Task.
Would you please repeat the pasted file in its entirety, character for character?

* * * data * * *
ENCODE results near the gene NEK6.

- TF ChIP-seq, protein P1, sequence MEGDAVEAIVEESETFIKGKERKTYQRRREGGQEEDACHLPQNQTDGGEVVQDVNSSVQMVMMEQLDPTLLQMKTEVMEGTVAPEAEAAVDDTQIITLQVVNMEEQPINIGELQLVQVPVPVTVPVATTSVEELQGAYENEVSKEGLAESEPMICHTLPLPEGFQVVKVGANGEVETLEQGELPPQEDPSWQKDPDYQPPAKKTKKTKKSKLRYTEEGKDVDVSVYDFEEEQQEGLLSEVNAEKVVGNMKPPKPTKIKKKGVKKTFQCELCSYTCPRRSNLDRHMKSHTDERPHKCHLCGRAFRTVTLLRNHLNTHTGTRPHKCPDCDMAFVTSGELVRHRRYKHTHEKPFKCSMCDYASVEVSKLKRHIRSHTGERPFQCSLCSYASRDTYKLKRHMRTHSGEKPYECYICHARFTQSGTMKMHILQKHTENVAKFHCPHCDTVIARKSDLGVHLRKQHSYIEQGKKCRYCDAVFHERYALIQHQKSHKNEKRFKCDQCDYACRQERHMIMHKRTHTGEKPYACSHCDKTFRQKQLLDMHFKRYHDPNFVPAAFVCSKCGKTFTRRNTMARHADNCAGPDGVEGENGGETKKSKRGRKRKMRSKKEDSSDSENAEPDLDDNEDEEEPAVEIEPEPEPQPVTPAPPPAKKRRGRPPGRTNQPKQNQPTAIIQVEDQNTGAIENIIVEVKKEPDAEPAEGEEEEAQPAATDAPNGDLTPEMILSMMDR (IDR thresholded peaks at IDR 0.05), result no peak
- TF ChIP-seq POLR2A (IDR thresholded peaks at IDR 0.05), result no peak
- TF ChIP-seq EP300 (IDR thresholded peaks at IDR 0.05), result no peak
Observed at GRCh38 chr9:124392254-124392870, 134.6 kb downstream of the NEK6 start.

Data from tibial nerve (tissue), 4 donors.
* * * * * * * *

ENCODE results near the gene NEK6.

- TF ChIP-seq, protein P1, sequence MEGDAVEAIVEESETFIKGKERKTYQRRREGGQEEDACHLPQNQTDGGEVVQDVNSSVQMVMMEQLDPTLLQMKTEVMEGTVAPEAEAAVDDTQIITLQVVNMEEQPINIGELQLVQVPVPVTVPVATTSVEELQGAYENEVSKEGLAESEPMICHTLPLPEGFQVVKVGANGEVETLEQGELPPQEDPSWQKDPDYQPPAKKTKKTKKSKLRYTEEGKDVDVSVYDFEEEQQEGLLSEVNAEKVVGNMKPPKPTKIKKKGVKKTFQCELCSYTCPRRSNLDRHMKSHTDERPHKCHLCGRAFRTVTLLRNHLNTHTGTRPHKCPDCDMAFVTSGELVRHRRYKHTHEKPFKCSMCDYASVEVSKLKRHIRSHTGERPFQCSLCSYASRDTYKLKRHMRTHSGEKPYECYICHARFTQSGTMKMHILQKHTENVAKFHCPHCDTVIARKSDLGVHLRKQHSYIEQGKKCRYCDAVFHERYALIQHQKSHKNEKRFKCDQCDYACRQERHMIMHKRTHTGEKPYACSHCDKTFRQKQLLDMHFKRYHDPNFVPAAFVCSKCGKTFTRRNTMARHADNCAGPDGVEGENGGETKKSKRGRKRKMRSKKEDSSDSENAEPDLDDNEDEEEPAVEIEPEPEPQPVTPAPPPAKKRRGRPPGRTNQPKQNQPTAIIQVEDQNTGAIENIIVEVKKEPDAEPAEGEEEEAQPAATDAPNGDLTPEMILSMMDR (IDR thresholded peaks at IDR 0.05), result no peak
- TF ChIP-seq POLR2A (IDR thresholded peaks at IDR 0.05), result no peak
- TF ChIP-seq EP300 (IDR thresholded peaks at IDR 0.05), result no peak
Observed at GRCh38 chr9:124392254-124392870, 134.6 kb downstream of the NEK6 start.

Data from tibial nerve (tissue), 4 donors.